FSU Student Resilience Project Receives National Award
Florida State University’s Student Resilience Project, a unique online tool to help students improve mental health and reduce stress, has been selected to receive a national award from the American Association of University Administrators.
The Student Resilience Project, launched in the fall, is an online, evidence-informed toolkit developed by the Institute for Family Violence Studies at the FSU College of Social Work. It includes interactive videos, audio, and resources for FSU students that encourage wellness by helping them learn to manage stress in healthy ways and prepares them for the challenges of adulthood.
“FSU’s administration is committed to helping students thrive, here on campus and later on in their communities and in the workforce,” said Karen Oehme, institute director of the Institute for Family Violence Studies. “This project is a reflection of that goal.”
The project will receive the John L. Blackburn Award, which recognizes outstanding examples of university leadership that demonstrate creative solutions to common problems in higher education.
Coincidentally, the award is named for an administrator at Florida State in the 1950s, who was tasked with helping to integrate male students into what was formerly the Florida State College for Women.
Jim Clark, dean of the College of Social Work, said he loves the project because it’s so positive and demonstrates the creativity and high degree of compassion students have for each other.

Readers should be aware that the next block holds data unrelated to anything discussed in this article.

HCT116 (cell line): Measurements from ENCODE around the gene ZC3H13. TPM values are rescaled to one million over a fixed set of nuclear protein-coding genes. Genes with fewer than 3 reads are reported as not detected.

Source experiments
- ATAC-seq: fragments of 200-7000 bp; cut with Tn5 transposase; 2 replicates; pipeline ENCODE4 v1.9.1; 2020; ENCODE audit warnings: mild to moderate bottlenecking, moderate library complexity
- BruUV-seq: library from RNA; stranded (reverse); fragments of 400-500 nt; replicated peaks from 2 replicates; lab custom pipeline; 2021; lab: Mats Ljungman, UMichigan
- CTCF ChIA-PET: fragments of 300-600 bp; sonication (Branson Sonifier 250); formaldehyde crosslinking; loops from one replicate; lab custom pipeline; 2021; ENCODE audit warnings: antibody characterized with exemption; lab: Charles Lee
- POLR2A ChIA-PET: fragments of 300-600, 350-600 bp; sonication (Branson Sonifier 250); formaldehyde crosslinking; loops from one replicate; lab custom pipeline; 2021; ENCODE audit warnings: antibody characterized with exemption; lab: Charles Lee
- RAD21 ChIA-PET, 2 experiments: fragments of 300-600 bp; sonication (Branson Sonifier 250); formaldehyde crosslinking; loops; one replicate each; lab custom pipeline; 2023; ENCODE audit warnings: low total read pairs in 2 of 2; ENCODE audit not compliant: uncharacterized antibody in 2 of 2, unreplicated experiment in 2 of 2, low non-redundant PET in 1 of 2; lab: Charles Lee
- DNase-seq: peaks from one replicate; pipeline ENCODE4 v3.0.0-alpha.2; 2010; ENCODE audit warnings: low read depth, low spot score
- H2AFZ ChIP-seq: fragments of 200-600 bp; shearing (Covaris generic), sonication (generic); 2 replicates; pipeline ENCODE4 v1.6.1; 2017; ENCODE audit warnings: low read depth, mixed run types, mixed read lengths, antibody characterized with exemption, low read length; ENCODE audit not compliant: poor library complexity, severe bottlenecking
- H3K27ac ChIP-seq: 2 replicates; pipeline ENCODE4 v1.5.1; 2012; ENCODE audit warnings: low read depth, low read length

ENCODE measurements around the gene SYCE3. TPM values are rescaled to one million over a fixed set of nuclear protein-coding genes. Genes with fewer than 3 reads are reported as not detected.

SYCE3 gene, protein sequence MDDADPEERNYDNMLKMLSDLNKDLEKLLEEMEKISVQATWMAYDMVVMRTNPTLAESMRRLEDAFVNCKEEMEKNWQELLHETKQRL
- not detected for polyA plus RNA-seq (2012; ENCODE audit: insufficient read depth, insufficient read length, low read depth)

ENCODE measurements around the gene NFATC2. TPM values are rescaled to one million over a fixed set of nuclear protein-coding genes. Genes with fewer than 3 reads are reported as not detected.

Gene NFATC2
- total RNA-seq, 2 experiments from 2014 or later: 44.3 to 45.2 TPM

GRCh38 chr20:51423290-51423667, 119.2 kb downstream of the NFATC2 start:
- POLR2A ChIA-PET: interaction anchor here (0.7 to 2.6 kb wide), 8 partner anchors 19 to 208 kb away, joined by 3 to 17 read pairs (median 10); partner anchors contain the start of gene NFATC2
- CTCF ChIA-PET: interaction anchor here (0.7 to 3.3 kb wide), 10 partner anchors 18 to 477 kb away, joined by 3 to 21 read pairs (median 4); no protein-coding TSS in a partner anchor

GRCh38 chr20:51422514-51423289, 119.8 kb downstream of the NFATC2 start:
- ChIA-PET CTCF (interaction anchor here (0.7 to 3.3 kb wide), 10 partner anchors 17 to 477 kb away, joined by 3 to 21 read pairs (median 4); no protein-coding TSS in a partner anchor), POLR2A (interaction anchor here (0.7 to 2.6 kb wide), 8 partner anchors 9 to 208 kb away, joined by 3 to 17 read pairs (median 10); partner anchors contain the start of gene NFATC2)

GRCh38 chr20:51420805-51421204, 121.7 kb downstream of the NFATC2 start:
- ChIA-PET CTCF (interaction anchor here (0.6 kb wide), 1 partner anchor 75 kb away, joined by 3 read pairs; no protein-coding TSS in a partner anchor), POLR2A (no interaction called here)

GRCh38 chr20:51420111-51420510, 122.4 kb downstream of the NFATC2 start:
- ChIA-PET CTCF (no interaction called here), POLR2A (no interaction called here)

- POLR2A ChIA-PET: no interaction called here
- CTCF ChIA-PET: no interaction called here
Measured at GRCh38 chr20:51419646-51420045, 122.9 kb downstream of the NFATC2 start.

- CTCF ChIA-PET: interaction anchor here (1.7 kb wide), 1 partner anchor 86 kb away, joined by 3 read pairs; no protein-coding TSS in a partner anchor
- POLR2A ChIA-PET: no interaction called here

“FSU students enthusiastically joined the design team and that has made a real difference,” Clark said. “This project also was strongly promoted by the administration, especially Provost Sally McRorie. They enthusiastically supported the idea of applying decades of trauma-informed, public health research to advance student well-being.”
The Student Resilience Project addresses issues such as anxiety and sleep problems by providing tips on stress management through audio and video recordings on relaxation and better sleep.
Each audio recording and video also comes with complete transcripts for the hearing impaired, ensuring that project resources are completely inclusive and accessible. The recordings are provided by expert faculty from across the university under the heading “Real Talk” and discuss topics such as grief, loss, and depression.
More than 14,000 people have viewed the Resilience Project online (strong.fsu.edu). Oehme and her team have presented the project to groups across the country and recently published research on the project’s success in the Journal of Evidence-Based Social Work and Innovative Higher Education.
“The project’s success also owes a lot to FSU leaders in student services and academic colleges who have worked hard to connect us with the students,” Clark said.
Oehme and her team are also working on customizing the Resilience Project for other groups.
She and Clark will accept the award in June at the AAUA’s 2019 Leadership Seminar in Detroit.